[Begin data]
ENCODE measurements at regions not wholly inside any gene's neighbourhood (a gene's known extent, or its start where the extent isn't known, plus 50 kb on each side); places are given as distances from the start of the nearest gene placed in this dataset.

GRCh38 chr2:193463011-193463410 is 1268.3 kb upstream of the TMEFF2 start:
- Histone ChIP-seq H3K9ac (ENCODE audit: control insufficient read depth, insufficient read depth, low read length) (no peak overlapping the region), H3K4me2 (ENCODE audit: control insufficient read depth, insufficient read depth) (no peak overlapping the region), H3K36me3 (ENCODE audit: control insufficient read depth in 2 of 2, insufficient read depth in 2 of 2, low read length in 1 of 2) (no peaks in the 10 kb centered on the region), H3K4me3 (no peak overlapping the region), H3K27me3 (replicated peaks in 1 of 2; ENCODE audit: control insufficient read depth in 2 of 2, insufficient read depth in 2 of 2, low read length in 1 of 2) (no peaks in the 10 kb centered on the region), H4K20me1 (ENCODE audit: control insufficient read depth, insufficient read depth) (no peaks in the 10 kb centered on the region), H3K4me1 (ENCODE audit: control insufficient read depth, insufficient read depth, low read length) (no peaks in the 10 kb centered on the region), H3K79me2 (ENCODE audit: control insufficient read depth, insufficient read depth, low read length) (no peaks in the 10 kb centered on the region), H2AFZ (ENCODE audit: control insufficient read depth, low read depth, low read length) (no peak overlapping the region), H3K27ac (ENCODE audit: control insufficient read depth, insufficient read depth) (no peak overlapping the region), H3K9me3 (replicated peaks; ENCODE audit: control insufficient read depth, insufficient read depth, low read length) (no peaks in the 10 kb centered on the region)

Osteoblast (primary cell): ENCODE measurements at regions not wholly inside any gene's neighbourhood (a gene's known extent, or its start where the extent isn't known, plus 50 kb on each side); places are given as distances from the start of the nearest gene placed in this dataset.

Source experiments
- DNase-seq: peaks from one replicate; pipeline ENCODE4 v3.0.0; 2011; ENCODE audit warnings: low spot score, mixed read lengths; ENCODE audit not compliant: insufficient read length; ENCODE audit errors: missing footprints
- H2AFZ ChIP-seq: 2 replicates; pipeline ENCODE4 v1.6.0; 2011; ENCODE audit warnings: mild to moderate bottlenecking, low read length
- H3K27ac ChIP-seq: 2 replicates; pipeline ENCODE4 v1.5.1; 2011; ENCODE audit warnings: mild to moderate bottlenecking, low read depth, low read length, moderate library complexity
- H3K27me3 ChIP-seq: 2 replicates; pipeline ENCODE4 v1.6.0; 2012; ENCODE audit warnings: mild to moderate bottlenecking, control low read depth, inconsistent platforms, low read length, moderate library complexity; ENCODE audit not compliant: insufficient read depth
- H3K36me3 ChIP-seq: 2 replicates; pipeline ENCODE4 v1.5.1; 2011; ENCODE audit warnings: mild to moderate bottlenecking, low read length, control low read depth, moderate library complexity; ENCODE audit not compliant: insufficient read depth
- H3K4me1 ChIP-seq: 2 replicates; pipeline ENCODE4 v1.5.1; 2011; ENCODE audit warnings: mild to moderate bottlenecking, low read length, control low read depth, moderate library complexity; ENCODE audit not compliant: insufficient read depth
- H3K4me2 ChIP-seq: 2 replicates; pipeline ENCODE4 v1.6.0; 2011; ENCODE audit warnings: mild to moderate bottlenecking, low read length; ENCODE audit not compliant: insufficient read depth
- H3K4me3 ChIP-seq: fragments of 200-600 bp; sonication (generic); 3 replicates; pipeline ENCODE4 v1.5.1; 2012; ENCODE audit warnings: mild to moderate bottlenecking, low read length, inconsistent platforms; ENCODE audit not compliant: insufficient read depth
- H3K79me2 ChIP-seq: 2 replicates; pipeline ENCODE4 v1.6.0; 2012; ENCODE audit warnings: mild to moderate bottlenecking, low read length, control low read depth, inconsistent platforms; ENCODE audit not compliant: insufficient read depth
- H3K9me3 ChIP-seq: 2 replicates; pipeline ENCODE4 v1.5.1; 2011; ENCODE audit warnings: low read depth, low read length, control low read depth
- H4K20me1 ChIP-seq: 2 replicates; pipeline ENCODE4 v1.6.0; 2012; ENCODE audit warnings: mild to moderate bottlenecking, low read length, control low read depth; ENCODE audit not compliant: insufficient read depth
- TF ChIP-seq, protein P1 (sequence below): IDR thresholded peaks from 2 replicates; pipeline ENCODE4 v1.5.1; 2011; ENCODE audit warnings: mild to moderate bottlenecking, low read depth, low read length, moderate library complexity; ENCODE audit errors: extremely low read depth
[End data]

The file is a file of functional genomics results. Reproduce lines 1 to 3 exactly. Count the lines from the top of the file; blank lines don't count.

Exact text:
ENCODE measurements at regions not wholly inside any gene's neighbourhood (a gene's known extent, or its start where the extent isn't known, plus 50 kb on each side); places are given as distances from the start of the nearest gene placed in this dataset.

GRCh38 chr2:193463011-193463410 is 1268.3 kb upstream of the TMEFF2 start:
- Histone ChIP-seq H3K9ac (ENCODE audit: control insufficient read depth, insufficient read depth, low read length) (no peak overlapping the region), H3K4me2 (ENCODE audit: control insufficient read depth, insufficient read depth) (no peak overlapping the region), H3K36me3 (ENCODE audit: control insufficient read depth in 2 of 2, insufficient read depth in 2 of 2, low read length in 1 of 2) (no peaks in the 10 kb centered on the region), H3K4me3 (no peak overlapping the region), H3K27me3 (replicated peaks in 1 of 2; ENCODE audit: control insufficient read depth in 2 of 2, insufficient read depth in 2 of 2, low read length in 1 of 2) (no peaks in the 10 kb centered on the region), H4K20me1 (ENCODE audit: control insufficient read depth, insufficient read depth) (no peaks in the 10 kb centered on the region), H3K4me1 (ENCODE audit: control insufficient read depth, insufficient read depth, low read length) (no peaks in the 10 kb centered on the region), H3K79me2 (ENCODE audit: control insufficient read depth, insufficient read depth, low read length) (no peaks in the 10 kb centered on the region), H2AFZ (ENCODE audit: control insufficient read depth, low read depth, low read length) (no peak overlapping the region), H3K27ac (ENCODE audit: control insufficient read depth, insufficient read depth) (no peak overlapping the region), H3K9me3 (replicated peaks; ENCODE audit: control insufficient read depth, insufficient read depth, low read length) (no peaks in the 10 kb centered on the region)